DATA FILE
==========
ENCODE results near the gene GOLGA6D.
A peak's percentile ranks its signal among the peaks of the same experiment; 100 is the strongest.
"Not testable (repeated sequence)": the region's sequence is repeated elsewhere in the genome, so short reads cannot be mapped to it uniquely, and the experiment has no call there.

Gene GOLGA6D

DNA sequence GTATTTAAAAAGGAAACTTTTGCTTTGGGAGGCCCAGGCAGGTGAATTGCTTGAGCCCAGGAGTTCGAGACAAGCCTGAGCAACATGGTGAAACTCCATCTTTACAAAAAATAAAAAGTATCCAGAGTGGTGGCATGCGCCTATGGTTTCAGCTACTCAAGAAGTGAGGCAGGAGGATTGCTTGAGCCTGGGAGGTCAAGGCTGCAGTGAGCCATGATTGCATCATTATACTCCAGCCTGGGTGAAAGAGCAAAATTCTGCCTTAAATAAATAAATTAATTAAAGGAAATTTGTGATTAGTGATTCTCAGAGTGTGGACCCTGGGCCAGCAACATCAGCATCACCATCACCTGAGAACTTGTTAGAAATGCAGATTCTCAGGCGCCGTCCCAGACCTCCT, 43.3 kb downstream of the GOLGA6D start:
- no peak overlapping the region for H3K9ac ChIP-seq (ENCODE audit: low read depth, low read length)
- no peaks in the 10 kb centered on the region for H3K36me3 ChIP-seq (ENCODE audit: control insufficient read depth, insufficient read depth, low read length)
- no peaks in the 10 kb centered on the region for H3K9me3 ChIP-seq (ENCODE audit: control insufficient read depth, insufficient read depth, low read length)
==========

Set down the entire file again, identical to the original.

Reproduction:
ENCODE results near the gene GOLGA6D.
A peak's percentile ranks its signal among the peaks of the same experiment; 100 is the strongest.
"Not testable (repeated sequence)": the region's sequence is repeated elsewhere in the genome, so short reads cannot be mapped to it uniquely, and the experiment has no call there.

Gene GOLGA6D

DNA sequence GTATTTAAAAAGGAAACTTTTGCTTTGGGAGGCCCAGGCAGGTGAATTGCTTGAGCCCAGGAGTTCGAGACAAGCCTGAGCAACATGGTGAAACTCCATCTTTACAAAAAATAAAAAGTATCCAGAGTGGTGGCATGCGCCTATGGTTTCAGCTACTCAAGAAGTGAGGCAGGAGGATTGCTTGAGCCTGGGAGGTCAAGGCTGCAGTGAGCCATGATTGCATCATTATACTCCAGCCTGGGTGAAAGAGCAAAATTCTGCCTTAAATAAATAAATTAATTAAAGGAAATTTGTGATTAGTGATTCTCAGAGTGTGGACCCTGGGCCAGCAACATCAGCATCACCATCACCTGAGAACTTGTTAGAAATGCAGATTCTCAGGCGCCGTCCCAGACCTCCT, 43.3 kb downstream of the GOLGA6D start:
- no peak overlapping the region for H3K9ac ChIP-seq (ENCODE audit: low read depth, low read length)
- no peaks in the 10 kb centered on the region for H3K36me3 ChIP-seq (ENCODE audit: control insufficient read depth, insufficient read depth, low read length)
- no peaks in the 10 kb centered on the region for H3K9me3 ChIP-seq (ENCODE audit: control insufficient read depth, insufficient read depth, low read length)